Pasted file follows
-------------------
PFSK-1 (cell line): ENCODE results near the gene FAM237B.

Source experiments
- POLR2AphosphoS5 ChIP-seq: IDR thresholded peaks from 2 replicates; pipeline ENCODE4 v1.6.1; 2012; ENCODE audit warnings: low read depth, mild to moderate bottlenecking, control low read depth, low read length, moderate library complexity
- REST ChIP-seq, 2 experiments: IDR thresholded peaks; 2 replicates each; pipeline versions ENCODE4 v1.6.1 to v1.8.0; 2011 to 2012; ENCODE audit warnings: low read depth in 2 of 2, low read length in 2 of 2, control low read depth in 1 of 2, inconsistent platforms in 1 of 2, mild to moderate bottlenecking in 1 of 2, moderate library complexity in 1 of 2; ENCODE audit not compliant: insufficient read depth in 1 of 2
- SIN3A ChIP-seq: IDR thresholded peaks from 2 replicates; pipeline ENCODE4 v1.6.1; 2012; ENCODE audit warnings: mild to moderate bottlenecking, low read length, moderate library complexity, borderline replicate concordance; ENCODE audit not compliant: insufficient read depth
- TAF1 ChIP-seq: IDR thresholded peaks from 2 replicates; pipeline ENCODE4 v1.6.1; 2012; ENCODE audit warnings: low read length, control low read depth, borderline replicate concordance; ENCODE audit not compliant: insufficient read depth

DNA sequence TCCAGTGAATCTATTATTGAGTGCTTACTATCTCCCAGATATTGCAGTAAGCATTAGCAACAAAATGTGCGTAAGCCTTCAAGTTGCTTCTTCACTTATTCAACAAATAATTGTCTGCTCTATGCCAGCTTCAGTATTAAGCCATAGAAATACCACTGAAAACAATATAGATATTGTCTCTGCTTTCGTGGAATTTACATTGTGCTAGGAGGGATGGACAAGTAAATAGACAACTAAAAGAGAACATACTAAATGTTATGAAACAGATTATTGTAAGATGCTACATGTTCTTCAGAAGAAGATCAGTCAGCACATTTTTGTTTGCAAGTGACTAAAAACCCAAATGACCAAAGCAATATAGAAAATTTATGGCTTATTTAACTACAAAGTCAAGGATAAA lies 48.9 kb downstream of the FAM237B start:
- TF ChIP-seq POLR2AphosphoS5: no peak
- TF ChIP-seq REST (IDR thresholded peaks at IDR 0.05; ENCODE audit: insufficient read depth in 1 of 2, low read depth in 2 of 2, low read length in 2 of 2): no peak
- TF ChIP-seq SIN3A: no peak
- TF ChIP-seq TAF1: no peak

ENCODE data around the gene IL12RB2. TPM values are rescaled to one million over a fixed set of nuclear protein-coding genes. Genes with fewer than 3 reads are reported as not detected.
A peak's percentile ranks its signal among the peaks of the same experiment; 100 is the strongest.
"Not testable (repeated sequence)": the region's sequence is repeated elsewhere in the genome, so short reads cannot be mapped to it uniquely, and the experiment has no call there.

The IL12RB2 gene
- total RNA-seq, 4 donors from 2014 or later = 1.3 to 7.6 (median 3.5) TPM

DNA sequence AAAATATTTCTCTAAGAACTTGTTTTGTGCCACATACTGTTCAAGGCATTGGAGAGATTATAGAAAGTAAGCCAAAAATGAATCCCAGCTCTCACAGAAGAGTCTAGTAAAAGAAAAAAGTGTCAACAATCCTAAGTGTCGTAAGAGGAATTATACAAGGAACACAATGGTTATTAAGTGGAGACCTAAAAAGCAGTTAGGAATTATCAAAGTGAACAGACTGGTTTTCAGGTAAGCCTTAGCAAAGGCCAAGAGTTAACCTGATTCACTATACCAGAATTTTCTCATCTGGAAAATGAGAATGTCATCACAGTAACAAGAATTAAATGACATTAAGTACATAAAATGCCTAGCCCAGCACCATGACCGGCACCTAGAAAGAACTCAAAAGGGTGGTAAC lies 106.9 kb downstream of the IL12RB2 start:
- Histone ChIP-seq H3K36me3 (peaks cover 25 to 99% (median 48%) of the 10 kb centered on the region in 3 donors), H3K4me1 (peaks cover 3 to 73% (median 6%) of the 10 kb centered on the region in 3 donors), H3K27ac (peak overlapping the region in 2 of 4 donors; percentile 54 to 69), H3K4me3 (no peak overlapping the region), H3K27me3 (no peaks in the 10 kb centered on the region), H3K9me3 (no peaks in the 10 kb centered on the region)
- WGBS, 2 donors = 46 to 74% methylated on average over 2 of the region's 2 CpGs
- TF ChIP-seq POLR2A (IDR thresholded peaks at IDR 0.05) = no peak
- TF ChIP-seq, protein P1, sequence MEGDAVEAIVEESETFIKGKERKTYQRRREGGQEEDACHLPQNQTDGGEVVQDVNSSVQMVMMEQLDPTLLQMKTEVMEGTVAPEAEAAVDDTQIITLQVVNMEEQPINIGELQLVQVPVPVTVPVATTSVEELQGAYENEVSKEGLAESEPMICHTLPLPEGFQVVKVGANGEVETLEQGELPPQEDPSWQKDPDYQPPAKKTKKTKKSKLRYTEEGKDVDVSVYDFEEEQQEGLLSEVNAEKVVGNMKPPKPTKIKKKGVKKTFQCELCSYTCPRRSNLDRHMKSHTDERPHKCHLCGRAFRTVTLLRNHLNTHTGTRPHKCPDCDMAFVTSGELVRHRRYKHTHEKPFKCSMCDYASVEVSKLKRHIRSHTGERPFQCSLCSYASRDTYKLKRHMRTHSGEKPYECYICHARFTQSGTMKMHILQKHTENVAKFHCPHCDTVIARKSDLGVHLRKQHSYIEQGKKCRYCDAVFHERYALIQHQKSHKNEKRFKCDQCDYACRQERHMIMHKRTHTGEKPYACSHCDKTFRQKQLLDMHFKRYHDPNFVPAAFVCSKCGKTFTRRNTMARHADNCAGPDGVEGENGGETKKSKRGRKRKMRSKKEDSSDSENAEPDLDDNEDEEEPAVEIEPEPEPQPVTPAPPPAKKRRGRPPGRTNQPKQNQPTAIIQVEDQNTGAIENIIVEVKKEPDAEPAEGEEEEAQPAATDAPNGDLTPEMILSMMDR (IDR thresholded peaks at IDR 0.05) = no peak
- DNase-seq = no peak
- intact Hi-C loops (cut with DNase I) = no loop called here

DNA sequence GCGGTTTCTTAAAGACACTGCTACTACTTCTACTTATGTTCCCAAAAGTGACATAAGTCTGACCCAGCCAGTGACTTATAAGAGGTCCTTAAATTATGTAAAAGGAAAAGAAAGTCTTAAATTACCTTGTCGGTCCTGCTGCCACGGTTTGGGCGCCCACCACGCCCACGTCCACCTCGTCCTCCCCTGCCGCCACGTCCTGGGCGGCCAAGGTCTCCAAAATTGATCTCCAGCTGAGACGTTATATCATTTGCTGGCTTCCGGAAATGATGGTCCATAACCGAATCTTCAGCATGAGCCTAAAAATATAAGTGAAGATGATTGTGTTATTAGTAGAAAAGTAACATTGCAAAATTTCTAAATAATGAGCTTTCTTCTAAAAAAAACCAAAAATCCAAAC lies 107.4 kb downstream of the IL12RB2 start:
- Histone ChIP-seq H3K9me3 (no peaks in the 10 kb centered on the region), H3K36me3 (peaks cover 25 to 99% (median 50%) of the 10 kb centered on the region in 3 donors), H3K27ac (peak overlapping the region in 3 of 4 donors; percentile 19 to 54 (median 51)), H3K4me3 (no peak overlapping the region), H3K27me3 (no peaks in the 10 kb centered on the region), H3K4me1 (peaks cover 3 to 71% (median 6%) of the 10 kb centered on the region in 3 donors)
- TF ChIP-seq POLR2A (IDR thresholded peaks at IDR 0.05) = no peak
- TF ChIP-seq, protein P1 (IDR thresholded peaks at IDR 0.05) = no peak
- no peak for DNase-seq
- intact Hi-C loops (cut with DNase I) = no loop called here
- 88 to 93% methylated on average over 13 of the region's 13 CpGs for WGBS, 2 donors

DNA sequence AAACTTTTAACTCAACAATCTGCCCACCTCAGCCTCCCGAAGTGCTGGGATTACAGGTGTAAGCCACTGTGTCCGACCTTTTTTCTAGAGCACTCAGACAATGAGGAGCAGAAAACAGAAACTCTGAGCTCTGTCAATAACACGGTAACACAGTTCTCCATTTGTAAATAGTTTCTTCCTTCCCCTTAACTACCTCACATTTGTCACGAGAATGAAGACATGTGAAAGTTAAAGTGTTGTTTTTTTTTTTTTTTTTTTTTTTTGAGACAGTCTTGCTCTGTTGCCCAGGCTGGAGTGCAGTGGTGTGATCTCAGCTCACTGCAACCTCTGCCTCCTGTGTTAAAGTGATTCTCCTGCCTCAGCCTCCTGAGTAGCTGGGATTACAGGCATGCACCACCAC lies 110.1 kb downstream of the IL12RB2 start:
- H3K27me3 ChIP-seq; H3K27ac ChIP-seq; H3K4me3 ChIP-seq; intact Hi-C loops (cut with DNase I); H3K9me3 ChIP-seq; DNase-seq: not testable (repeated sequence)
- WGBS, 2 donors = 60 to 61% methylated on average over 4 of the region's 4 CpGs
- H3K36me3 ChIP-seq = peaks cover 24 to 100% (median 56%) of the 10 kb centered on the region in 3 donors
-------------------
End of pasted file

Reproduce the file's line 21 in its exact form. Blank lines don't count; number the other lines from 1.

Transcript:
- TF ChIP-seq, protein P1, sequence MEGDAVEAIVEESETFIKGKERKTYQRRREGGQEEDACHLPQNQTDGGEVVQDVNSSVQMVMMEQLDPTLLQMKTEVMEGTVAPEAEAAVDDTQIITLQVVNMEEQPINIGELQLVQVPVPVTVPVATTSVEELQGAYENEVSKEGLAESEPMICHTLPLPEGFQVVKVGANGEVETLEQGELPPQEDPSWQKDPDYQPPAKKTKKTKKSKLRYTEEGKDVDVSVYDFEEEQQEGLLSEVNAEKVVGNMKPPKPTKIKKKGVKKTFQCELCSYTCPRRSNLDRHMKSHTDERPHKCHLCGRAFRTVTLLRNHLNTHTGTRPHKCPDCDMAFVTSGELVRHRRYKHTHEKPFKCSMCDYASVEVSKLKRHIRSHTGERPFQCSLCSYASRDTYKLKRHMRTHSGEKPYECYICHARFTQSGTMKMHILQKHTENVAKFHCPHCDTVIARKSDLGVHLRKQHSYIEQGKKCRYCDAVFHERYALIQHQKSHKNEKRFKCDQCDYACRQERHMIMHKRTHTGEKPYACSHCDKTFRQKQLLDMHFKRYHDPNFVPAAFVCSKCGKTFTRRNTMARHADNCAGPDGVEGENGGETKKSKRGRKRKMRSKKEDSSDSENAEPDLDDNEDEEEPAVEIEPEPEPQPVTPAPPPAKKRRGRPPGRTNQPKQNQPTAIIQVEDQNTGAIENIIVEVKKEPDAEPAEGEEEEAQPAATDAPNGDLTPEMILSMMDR (IDR thresholded peaks at IDR 0.05) = no peak